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While going to SSL is a good thing to do, it's not a good idea to be loading non-secure resources into a secure web page, because then your page is no longer secure.

So for example, if you load the google analytics script via http from an https page, and MITM attacker could just insert evil code into the script. Or verizon could insert x-uidh headers into non-SSL cover image requests.

Eric

> On Jun 12, 2015, at 2:37 AM, Andrew Anderson <[log in to unmask]> wrote:
> 
> Or just SSL enable your library web site.  Few vendors support SSL today, so crossing the HTTP/HTTPS barrier is supposed to automatically disable referring URL passing.
> 
> http://www.w3.org/Protocols/rfc2616/rfc2616-sec15.html#sec15.1.3
> 
> 15.1.3 Encoding Sensitive Information in URI's
> 
> Because the source of a link might be private information or might reveal an otherwise private information source, it is strongly recommended that the user be able to select whether or not the Referer field is sent. For example, a browser client could have a toggle switch for browsing openly/anonymously, which would respectively enable/disable the sending of Referer and From information.
> 
> Clients SHOULD NOT include a Referer header field in a (non-secure) HTTP request if the referring page was transferred with a secure protocol.
> 
> Authors of services which use the HTTP protocol SHOULD NOT use GET based forms for the submission of sensitive data, because this will cause this data to be encoded in the Request-URI. Many existing servers, proxies, and user agents will log the request URI in some place where it might be visible to third parties. Servers can use POST-based form submission instead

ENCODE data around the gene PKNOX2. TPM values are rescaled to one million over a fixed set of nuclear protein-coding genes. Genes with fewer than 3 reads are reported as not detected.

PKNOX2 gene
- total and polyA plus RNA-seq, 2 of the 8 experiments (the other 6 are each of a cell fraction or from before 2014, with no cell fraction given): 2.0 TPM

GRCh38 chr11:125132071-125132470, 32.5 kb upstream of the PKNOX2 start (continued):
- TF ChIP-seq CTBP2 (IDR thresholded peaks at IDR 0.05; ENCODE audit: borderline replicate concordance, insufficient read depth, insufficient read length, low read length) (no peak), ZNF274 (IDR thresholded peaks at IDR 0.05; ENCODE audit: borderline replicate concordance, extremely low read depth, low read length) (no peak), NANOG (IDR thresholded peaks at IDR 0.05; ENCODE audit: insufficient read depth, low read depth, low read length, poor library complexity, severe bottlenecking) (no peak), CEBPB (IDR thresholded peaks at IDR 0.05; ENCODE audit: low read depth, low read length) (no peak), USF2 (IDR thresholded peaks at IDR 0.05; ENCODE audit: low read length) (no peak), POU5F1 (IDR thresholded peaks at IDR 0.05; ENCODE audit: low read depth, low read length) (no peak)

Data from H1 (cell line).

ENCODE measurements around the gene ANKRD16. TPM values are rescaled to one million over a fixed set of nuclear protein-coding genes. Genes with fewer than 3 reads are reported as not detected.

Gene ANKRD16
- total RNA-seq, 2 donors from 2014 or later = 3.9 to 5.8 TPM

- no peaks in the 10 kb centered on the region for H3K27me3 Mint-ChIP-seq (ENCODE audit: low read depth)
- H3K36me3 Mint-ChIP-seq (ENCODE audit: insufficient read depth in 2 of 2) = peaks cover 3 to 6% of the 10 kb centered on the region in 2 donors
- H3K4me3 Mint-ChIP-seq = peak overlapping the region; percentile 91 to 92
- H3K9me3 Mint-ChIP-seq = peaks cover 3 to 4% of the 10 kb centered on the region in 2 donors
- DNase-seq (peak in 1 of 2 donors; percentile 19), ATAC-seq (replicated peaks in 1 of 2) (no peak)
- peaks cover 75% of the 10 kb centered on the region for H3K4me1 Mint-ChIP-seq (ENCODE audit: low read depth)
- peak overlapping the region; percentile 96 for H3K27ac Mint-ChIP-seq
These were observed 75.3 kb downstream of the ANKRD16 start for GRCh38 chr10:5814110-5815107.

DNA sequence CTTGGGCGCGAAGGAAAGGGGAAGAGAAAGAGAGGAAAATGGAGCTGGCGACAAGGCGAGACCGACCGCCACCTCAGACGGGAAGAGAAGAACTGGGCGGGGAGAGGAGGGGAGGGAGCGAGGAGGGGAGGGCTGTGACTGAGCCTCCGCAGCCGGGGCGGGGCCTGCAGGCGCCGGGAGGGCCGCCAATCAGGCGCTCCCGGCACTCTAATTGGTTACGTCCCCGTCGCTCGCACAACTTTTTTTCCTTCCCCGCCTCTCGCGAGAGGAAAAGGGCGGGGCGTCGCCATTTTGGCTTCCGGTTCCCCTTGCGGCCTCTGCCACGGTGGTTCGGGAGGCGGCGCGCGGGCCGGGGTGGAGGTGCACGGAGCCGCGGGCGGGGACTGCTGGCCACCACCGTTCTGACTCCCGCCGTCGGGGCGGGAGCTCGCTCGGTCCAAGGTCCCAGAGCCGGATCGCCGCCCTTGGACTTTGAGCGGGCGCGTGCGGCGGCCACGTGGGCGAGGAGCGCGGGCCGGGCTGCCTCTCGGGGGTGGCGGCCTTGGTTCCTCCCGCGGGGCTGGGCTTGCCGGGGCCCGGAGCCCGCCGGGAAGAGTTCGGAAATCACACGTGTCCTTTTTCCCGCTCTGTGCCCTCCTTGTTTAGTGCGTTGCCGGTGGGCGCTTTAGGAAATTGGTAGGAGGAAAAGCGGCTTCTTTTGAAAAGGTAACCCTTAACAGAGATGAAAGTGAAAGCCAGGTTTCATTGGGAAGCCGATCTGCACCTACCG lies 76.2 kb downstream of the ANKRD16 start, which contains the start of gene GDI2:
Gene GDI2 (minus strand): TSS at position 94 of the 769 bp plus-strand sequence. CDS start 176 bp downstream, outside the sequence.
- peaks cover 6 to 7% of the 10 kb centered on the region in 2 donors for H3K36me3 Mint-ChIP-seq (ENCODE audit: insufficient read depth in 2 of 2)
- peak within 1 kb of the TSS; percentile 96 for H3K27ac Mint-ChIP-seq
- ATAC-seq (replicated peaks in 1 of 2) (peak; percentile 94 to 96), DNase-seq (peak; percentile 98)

> 
> -- 
> Andrew Anderson, Director of Development, Library and Information Resources Network, Inc.
> http://www.lirn.net/ | http://www.twitter.com/LIRNnotes | http://www.facebook.com/LIRNnotes
> 
> On Jun 12, 2015, at 0:24, Conal Tuohy <[log in to unmask]> wrote:
> 
>> Assuming your library web server has a front-end proxy (I guess this is
>> pretty common) or at least runs inside Apache httpd or something, then
>> rather than use the HTML meta tag, it might be easier to set the "referer"
>> policy via the "Content-Security-Policy" HTTP header field.
>> 
>> https://w3c.github.io/webappsec/specs/content-security-policy/#content-security-policy-header-field
>> 
>> e.g. in Apache httpd with mod_headers:
>> 
>> Header set Content-Security-Policy referrer 'no-referrer'
>> 
>> 
>> 
>> On 12 June 2015 at 13:55, Frumkin, Jeremy A - (frumkinj) <
>> [log in to unmask]> wrote:
>> 
>>> Eric -
>>> 
>>> Many thanks for raising awareness of this. It does feel like encouraging
>>> good practice re: referrer meta tag would be a good thing, but I would not
>>> know where to start to make something like this required practice. Did you
>>> have some thoughts on that?
>>> 
>>>  jaf
>>> 
>>> -----------------------------------------------------------
>>> Jeremy Frumkin
>>> Associate Dean / Chief Technology Strategist
>>> University of Arizona Libraries
>>> 
>>> +1 520.626.7296
>>> [log in to unmask]
>>> 
>>> "A person who never made a mistake never tried anything new." - Albert
>>> Einstein
>>> 
>>> 
>>> 
>>> 
>>> 
>>> 
>>> 
>>> 
>>> 
>>> On 6/11/15, 8:25 AM, "Eric Hellman" <[log in to unmask]> wrote:
>>> 
>>>> 
>>> http://go-to-hellman.blogspot.com/2015/06/protect-reader-privacy-with-referrer.html
>>> <
>>> http://go-to-hellman.blogspot.com/2015/06/protect-reader-privacy-with-referrer.html
>>>> 
>>>> 
>>>> I hope this is easy to deploy on library websites, because the privacy
>>> enhancement is significant.
>>>> 
>>>> I'd be very interested to know of sites that are using it; I know Thomas
>>> Dowling implemented a referrer policy on http://oatd.org/ <
>>> http://oatd.org/>
>>>> 
>>>> Would it be a good idea to make it a required practice for libraries?
>>>> 
>>>> 
>>>> Eric Hellman
>>>> President, Gluejar.Inc.
>>>> Founder, Unglue.it https://unglue.it/
>>>> http://go-to-hellman.blogspot.com/
>>>> twitter: @gluejar
>>>